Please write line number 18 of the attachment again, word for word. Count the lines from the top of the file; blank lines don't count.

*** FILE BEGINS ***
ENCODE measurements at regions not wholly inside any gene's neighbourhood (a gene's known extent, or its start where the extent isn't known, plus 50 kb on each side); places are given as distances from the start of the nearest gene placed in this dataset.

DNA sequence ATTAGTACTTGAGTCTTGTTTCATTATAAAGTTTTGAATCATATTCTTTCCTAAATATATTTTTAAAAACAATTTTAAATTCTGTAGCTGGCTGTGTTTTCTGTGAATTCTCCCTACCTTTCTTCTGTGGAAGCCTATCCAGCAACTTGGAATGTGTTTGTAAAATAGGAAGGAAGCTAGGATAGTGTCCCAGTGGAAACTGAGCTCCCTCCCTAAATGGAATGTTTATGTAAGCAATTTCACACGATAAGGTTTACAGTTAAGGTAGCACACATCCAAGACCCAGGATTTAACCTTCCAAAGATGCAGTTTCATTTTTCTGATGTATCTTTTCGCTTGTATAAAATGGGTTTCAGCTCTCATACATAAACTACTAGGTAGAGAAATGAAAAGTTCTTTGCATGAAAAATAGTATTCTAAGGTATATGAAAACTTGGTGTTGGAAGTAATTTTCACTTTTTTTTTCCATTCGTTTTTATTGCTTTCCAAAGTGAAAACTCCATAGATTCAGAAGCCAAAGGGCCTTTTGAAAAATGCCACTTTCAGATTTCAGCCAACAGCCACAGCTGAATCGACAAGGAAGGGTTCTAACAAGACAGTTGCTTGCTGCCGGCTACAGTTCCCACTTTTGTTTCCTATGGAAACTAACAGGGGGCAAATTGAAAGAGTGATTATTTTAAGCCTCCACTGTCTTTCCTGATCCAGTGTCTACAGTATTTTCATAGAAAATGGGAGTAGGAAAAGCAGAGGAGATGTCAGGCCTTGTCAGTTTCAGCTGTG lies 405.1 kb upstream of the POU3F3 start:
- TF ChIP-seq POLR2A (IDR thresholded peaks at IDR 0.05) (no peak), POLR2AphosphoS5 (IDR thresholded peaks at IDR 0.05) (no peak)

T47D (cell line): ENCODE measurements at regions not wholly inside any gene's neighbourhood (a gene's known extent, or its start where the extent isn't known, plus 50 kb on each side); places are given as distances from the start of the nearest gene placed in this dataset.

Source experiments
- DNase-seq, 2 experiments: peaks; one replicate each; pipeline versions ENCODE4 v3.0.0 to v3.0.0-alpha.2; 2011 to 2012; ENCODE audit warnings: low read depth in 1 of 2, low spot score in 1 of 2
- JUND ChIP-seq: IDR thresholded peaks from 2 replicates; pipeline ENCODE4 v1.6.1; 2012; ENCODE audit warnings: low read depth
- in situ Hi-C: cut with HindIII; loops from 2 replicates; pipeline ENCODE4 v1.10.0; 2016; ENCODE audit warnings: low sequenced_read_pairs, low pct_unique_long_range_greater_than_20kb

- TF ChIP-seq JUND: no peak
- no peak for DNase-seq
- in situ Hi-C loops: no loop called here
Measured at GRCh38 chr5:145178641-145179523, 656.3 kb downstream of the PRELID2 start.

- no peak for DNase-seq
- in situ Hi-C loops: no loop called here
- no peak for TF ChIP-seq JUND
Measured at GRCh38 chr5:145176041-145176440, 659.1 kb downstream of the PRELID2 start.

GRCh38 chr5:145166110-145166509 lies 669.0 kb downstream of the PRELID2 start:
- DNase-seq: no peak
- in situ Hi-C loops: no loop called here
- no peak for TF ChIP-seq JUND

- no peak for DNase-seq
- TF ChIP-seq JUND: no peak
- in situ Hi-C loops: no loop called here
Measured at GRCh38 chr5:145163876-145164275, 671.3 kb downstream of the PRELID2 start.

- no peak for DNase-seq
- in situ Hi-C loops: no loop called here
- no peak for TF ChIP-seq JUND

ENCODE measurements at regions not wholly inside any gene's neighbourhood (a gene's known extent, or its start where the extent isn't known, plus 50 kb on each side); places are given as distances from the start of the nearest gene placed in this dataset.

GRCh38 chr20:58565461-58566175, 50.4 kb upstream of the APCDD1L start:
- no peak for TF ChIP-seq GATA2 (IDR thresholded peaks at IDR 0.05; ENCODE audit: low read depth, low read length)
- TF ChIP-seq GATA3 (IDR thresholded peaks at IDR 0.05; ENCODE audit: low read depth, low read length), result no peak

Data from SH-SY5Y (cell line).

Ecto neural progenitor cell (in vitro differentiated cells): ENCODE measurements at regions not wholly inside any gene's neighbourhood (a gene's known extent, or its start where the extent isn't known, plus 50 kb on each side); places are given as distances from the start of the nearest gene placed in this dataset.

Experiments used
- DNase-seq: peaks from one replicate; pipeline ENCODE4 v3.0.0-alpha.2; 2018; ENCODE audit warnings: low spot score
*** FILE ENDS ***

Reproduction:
- DNase-seq: no peak